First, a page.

Food is stressing me out this week. This has nothing to do with the extra “padding” around my middle that seems to be settling in for the winter, but with the ridiculous amount of packaging that comes with most of the food we consume in the Kersh household. Today I did an inventory of our mixed paper recycling and found the following contents:
2 seltzer boxes (thank you Cat and Derek for starting our 2 pk a week seltzer habit!)
2 frozen waffle boxes
3 empty cereal boxes
1 granola bar box
1 organic chocolate animal cracker box
1 Kraft Easy-Mac box
1 box from mandarin orange cups (nevermind the cups)
1 box from peaches in gel (again, nevermind the cups!)
1 box wheat thins
1 box from turkey deli meat
1 cardboard oatmeal container
I think I’m kind of a mom in the middle about feeding my kids (perhaps you would disagree with this statement after reading above referenced recycling inventory!). We don’t eat lots of sugary cereal and sweet snacks, but my kids could pick out Lucky Charms in a lineup and they’ve been known to down an Oreo or two as a treat. Because we’re on the go a fair amount, I’ve fallen into the trap of purchasing lots of individually packaged snacks because, let’s face it, they’re much easier to toss in the car and a bit less likely to spill in the abyss that exists in the bottom of car seats.
Just yesterday I did my big back to school grocery shopping extravaganza. Starting on Monday I’ll be packing two snacks and a lunch every day. I vowed that I would do better and purchase less pre-packaged stuff, but it’s so hard to avoid. I still bought at least 6 big boxes of crackers/animal crackers/graham cracker-like products (you’ll find no one on the Atkins diet in this house!), each in it’s own sturdy cardboard box with large plastic bag inside. If only Cheese-Its were available in a biodegradable bag, I could clear my conscience!! I know that I could make a trip to Whole Foods and purchase snacks in the bulk food aisle, but I somehow don’t see my 2 year old downing unsweetened banana chips at the preschool snack table.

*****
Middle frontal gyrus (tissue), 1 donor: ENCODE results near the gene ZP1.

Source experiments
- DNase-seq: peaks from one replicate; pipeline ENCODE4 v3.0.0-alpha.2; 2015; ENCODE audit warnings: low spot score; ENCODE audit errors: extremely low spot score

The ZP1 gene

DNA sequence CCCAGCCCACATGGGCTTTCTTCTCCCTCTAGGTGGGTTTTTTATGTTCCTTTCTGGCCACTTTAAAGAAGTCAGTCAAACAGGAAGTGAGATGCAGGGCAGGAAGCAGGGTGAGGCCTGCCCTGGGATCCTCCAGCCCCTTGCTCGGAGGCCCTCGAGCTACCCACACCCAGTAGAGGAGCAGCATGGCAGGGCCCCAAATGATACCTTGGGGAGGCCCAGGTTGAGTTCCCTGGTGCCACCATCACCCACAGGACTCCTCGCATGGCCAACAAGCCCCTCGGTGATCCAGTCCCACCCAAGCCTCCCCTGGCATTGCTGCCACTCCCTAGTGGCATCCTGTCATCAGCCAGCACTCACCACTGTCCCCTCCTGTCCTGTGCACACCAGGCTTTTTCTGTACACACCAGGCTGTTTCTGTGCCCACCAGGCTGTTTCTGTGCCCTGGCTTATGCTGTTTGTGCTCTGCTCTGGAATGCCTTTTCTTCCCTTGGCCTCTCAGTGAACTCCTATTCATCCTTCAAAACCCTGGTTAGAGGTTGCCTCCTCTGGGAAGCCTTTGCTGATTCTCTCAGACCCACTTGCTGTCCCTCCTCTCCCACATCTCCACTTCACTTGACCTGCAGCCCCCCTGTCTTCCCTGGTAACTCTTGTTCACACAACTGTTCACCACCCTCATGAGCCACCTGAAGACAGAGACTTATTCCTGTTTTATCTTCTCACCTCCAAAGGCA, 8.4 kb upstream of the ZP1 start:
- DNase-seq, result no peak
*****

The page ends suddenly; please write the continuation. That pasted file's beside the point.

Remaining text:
The topic of food packaging and waste came up over the weekend at the beach, where I took my daughter and several friends/rising kindergartners for a mommy-daughter weekend. My friend Erin’s sister, who lives in West Texas, is committed to creating no waste with the food she purchases. She’s reusing bags and containers and purchasing all of her food from local farmers and producers. I truly admire her efforts and it’s a goal I would love to achieve. But there are so many consequences–changing our diets (Cheese-Its may not be the healthiest snack, but they sure are tasty!), driving to a number of places to purchase food, spending more money, being less lazy. I’m really trying to weigh my options of being a more responsible parent and member of society, with my desire to avoid being completely inconvenienced. Perhaps I should be a little less hard on Al Gore and have higher expectations of my self!